If you drive through the coastal plains of Texas, you’ll see a few standard images. Cows behind barbed wire fences. Gas station and barbecue restaurant combos. And around this time of year, you’ll see young suburban families desperately pleading with little Ambreighlynne to LOOK AT THE GOD DAMNED CAMERA as they trespass to get the locally coveted “Toddler Among Bluebonnets” photo.
The state flower of Texas is the bluebonnet. It’s a bright blue wildflower that grows in friendly territory, such as busy highway medians and other people’s land.
Listen here, y’all: do not pick bluebonnets under any circumstances.
Ask any Texan. Or don’t, as “asking” isn’t a prerequisite for getting Texas-specific information from Texans. Posing your cherubic tykes with bluebonnets may be mandatory, but picking bluebonnets is illegal.
I’m noticing a lot of surface-level, clichéd “masculinity” being bandied about lately.
Maybe our current polarizing political climate is to blame. Perhaps it’s just because I’ve been more attuned to it recently.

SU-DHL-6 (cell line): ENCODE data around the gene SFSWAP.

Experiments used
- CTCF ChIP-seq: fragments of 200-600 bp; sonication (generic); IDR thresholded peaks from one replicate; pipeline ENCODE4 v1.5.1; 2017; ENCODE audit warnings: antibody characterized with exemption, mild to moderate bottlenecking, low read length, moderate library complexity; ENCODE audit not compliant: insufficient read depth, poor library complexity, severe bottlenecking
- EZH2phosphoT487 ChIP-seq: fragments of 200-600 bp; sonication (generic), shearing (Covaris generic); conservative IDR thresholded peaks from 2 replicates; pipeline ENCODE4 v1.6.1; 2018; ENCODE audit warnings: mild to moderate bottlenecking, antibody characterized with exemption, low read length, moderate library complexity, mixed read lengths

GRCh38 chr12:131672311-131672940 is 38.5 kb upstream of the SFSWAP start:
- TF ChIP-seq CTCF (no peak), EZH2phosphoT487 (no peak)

Or maybe it’s because “everyone these days are weak little momma’s boys who need a swift steel-toed work boot to the rear end,” according to one angry dude’s comment on my Twitter feed.
Whatever it is, it’s time for real men to defend real masculinity against those who would seek to define it by its most stereotypical tropes. And we shall defend it with BRUTE FORCE! *adjusts crotch and spits on the ground.
Damn, no, scratch that. Sorry. Continue reading
“Like a castle in his corner in a medieval game, I foresee terrible trouble and I stay here just the same.” – Steely Dan, “Dirty Work”
Fact 1: Steely Dan is named after a sex toy.
Fact 2: That song is about a guy feeling used, and stuck, in a relationship where he’s the side dude. (Is “side dude” the male equivalent of “side chick?” I am not up with the permutations of today’s lingo, probably because I say shit like “permutations” and “lingo.”)
Fact 3: It’s an apt and poetic way to describe the feeling of knowing you’re doing wrong while standing in to witness the impending doom you’ve participated in creating. Continue reading
I rarely feel anxiety anymore, at least not to the level that it affects my day-to-day life. I stress the word “anymore,” because for much of my life, my stomach was in a knot. As a sophomore in high school, I threw up almost daily. It wasn’t because I was physically sick. It was because my stress outpaced my coping mechanisms.